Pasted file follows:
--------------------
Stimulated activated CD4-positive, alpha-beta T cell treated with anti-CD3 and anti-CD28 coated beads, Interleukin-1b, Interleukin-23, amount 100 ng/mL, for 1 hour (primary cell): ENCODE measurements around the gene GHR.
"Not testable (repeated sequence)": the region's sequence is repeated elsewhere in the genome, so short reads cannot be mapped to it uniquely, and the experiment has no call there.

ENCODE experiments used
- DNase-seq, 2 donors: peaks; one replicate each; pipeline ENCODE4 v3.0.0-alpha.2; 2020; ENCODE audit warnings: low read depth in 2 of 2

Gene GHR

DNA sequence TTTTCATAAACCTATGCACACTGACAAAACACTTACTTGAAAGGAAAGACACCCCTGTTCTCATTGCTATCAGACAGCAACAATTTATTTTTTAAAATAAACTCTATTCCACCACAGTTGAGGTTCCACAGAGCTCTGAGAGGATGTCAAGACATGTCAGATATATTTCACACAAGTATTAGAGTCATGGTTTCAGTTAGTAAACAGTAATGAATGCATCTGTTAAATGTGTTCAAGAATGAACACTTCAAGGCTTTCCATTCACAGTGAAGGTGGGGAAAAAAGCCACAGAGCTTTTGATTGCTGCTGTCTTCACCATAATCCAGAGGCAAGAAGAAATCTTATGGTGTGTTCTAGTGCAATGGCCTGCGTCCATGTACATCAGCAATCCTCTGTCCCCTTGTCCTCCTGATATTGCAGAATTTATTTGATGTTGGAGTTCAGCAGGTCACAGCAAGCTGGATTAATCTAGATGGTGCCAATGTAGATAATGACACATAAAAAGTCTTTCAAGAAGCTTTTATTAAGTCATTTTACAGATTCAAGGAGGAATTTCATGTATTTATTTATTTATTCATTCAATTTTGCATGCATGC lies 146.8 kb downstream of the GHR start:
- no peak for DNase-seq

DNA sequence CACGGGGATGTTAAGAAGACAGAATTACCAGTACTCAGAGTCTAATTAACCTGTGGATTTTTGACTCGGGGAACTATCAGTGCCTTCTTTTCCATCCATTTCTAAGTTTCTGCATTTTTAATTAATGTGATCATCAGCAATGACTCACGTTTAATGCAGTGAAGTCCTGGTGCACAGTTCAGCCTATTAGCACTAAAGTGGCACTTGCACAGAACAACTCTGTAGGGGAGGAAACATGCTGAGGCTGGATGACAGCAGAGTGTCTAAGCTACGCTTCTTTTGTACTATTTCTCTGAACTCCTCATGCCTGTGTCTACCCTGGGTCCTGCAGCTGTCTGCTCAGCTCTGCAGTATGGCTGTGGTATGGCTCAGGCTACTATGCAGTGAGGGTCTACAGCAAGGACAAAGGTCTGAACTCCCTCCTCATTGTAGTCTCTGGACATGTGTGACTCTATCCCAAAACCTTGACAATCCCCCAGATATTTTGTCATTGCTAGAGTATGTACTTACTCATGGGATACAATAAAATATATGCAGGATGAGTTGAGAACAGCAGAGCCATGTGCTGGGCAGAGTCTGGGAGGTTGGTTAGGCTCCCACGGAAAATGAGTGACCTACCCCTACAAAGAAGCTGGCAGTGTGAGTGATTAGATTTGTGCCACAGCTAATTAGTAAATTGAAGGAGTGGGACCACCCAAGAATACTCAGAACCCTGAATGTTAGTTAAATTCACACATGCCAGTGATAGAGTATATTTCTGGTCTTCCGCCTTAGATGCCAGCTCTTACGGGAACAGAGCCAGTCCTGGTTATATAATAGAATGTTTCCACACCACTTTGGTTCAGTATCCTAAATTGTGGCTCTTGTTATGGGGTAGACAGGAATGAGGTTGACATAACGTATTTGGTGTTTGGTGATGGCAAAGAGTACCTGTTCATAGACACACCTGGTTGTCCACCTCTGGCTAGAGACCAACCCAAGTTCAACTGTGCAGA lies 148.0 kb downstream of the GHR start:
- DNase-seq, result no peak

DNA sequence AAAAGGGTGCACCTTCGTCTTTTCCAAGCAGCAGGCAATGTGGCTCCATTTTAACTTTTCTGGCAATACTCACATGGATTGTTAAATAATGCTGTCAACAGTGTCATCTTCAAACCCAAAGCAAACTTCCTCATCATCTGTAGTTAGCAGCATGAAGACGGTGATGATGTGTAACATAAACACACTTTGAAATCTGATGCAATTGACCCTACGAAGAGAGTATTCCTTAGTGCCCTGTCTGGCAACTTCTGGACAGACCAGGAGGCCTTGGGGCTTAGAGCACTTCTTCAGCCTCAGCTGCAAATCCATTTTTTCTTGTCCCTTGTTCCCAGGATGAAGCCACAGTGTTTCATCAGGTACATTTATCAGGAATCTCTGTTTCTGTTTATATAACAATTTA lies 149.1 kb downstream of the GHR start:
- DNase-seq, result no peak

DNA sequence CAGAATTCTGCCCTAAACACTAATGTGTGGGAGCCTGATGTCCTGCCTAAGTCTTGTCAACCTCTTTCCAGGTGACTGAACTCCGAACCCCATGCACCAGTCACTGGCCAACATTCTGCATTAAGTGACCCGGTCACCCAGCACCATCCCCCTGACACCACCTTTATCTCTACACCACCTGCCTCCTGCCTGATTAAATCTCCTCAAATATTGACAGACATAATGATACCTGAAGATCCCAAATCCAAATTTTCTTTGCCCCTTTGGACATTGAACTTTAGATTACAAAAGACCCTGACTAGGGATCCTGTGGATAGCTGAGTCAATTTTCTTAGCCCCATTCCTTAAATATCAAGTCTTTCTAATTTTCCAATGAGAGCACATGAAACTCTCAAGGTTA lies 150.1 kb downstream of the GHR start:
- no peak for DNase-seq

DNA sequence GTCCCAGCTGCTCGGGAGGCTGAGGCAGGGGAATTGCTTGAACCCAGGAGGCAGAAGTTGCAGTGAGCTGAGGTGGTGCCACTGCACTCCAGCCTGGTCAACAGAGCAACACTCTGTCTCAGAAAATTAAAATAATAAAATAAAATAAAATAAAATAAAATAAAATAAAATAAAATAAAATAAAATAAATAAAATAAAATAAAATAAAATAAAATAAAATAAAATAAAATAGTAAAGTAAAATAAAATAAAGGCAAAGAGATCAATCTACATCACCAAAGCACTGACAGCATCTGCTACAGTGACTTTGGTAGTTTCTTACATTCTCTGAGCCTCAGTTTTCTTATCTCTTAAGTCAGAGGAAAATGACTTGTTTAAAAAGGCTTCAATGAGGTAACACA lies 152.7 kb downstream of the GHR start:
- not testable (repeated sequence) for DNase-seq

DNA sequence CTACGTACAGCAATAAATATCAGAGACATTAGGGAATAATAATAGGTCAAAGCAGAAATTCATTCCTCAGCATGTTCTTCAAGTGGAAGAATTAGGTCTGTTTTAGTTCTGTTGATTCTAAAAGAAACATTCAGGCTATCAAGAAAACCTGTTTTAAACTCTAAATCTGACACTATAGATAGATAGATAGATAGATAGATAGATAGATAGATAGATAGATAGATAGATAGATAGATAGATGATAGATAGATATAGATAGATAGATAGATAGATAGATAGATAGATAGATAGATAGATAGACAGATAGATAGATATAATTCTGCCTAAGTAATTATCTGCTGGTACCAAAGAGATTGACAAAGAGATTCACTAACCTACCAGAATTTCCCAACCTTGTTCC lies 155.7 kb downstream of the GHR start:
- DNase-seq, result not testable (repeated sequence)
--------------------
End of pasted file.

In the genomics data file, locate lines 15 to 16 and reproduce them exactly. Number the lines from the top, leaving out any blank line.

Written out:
- not testable (repeated sequence) for DNase-seq

DNA sequence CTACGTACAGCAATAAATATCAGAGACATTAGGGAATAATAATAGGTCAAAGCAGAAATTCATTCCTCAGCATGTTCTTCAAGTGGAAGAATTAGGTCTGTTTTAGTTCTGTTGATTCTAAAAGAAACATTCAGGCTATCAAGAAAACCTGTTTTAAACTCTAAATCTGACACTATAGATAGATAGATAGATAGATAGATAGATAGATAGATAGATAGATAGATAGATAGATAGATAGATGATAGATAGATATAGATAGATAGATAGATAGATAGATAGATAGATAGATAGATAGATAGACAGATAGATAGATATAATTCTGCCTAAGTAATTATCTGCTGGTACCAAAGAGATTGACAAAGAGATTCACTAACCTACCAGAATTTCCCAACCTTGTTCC lies 155.7 kb downstream of the GHR start: